capitalism were not mutually exclusive. The reasons why patriarchy persists within the context of popular struggles are similar to and reflective of the perpetuation of gender exploitation in the capitalist world. Patriarchy in this sense cannot be viewed as an isolated phenomenon or a question of individual morality, but a systematic dynamic upon which capital accumulation and its social relations are dependent, and which are constantly deepened by state policies. — WOMEN IN UPRISING THE OAXACA COMMUNE, THE STATE, AND REPRODUCTIVE LABOR BARUCHA CALAMITY PELLER
The feminist movement is generally periodized into the so-called first, second and third waves of feminism. In the United States, the first wave is characterized by the suffragette movement; the second wave is characterized by the formation of the National Organization for Women, abortion rights politics, and the fight for the Equal Rights Amendments. Suddenly, during the third wave of feminism, women of colour make an appearance to transform feminism into a multicultural movement.
This periodization situates white middle-class women as the central historical agents to which women of colour attach themselves. However, if we were to recognize the agency of indigenous women in an account of feminist history, we might begin with 1492 when Native women collectively resisted colonization. This would allow us to see that there are multiple feminist histories emerging from multiple communities of colour which intersect at points and diverge in others. This would not negate the contributions made by white feminists, but would de-center them from our historicizing and analysis.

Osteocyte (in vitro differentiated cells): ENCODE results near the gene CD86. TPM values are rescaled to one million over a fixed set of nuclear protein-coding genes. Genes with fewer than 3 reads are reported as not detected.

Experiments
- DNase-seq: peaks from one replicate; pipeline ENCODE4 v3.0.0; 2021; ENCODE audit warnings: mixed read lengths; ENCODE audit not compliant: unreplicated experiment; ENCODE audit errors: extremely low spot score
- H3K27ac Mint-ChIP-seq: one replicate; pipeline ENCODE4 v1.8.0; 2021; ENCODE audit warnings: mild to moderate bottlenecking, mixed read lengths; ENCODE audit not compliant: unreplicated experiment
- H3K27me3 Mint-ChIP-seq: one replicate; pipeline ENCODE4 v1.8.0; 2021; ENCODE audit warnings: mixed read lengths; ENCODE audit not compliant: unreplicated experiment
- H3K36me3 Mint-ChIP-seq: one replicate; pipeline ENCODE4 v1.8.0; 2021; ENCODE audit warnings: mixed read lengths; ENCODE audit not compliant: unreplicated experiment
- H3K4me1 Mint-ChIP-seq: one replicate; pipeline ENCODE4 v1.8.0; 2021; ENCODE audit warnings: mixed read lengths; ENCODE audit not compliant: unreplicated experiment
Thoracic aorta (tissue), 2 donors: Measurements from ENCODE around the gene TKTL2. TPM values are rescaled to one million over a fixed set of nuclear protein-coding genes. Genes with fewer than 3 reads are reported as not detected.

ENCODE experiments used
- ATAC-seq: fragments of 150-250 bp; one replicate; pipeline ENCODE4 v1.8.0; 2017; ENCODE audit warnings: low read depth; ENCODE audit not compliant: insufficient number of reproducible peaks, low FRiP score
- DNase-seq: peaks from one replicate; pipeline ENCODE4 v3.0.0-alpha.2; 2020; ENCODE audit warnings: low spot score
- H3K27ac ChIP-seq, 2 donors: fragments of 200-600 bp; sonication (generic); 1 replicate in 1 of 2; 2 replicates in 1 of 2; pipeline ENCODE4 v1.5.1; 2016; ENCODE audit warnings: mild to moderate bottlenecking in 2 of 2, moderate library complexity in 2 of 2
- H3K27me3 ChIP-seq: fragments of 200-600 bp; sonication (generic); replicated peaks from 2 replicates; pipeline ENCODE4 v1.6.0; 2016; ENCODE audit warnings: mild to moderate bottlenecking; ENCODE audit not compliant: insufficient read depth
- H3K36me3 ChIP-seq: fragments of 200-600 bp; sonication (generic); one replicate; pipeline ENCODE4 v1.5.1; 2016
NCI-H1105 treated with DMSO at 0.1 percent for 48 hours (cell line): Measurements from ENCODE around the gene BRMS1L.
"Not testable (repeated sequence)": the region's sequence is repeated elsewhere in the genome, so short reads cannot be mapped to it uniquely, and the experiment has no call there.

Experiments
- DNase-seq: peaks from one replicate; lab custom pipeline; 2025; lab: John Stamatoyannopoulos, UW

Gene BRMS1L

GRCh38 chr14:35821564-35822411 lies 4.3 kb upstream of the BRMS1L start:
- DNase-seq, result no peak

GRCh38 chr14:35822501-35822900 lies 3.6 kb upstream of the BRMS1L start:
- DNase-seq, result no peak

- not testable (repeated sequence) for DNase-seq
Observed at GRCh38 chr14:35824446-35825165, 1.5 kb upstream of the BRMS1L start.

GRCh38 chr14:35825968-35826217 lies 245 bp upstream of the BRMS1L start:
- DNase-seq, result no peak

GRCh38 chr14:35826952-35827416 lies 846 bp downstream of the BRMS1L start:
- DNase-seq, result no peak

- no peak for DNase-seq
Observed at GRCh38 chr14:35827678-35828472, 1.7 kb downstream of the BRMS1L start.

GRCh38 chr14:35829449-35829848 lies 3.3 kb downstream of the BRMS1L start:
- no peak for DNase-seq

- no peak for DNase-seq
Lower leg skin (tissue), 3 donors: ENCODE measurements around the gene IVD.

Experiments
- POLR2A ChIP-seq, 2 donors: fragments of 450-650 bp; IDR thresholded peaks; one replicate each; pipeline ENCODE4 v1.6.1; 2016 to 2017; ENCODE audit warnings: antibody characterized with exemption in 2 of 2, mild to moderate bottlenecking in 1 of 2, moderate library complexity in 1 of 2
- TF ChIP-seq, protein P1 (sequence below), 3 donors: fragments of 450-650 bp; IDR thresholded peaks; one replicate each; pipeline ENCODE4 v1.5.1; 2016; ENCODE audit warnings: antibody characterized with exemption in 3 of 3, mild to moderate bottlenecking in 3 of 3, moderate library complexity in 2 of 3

Indigenous feminism thus centers anti-colonial practice within its organizing. This is critical today when you have mainstream feminist groups supporting, for example, the US bombing of Afghanistan with the claim that this bombing will free women from the Taliban (apparently bombing women somehow liberates them).— Indigenous Feminism Without Apology - Andrea Smith (via ellesugars)